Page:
My first time hearing a Nobel Prize-winning economist (Paul Krugman) and a science fiction writer (Charles Stross) discuss the intersections between economics, science, speculation, and stories.

My first time hearing Neil read a Cory Doctorow story, and then enjoying both of them discuss the good reasons to give things away for free. (How many of you paid money to discover your favourite author? Neil asked. Not many. Loans and gifts, books pressed into hands by friends saying, you MUST read this.)

My first time being surrounded by several thousand people who love a certain kind of story, or at least a certain range of flavors, enough to spend five days celebrating them and enjoying the related trimmings.

And then there were the newly familiar bits that come from reuniting with dear friends, some of whom I haven't seen for an entire year. My five partners in crime: Kat Howard, Emily Jiang, Keffy Kehrli, E. J. Fischer, and Paul Berger. This is where I share some photos.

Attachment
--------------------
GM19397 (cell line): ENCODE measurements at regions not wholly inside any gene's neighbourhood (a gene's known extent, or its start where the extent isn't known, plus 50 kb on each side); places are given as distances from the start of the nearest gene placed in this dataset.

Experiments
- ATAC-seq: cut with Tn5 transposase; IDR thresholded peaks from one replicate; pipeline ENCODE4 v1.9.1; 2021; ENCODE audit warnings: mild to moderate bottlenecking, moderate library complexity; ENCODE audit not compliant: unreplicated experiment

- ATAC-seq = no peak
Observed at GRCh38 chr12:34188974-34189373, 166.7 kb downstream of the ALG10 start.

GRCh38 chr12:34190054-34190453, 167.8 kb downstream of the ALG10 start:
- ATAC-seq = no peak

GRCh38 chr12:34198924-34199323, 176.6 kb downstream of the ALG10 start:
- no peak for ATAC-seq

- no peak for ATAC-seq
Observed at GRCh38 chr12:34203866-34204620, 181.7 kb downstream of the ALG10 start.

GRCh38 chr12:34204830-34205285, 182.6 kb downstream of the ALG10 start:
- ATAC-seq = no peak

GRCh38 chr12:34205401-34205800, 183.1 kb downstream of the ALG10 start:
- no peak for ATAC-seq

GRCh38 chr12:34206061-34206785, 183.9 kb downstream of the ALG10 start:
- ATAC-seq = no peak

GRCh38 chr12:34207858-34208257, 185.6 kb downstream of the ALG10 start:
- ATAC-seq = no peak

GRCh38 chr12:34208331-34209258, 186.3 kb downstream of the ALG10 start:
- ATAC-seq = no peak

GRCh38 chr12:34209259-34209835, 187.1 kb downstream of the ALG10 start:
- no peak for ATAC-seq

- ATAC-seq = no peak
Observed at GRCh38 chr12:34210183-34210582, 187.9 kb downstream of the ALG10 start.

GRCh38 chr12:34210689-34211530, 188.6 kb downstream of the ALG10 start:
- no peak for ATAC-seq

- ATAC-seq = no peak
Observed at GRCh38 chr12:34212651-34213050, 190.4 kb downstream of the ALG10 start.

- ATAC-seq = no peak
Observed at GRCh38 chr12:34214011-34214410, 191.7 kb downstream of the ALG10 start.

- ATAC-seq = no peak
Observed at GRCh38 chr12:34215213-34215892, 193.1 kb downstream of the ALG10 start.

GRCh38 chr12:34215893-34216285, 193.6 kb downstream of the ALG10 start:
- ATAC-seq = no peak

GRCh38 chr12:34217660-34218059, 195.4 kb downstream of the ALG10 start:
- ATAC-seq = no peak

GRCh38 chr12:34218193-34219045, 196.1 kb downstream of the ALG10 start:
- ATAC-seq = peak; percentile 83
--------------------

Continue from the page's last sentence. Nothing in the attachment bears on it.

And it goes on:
Blurred beyond redemption, but there's something I love about this one. Geoff Ryman wrestles Keffy while an almost invisible E. J. looks on.
My beautiful friends, basking in the multi-colored glow from the windows of the Palais de Congres.
At the bar in the Intercontinental. I LOVE this bar. They keep silver absinthe spoons on the wall and hourglass-shaped contraptions that drip water from miniature faucets onto sugarcubes on the bar. The bartender reminded me of Juliette Binoche. "Try this. Bite the ginger, then sip the drink. You'll love me forever." That sort of confidence might seem a little ridiculous when we're talking cocktails, but... they were pretty delicious. (If you find yourself in Montreal and happen to wander there, may I suggest either the "mojita" or the "litchik"? Girly, yes, but one is spicy and one is tropical, and both are filled with excessive deliciousness.) They even have chandeliers.
The other nice thing about being a convention amateur is that you get to meet an astonishing number of fascinating people. Sometimes this can take on the sort of desperate, nervous, jigging pressure that comes from people who are new in a field interacting with established figures who they admire, or covet, or want something from. I've been told it's called networking, and I don't like it, never have, not in dance and not here.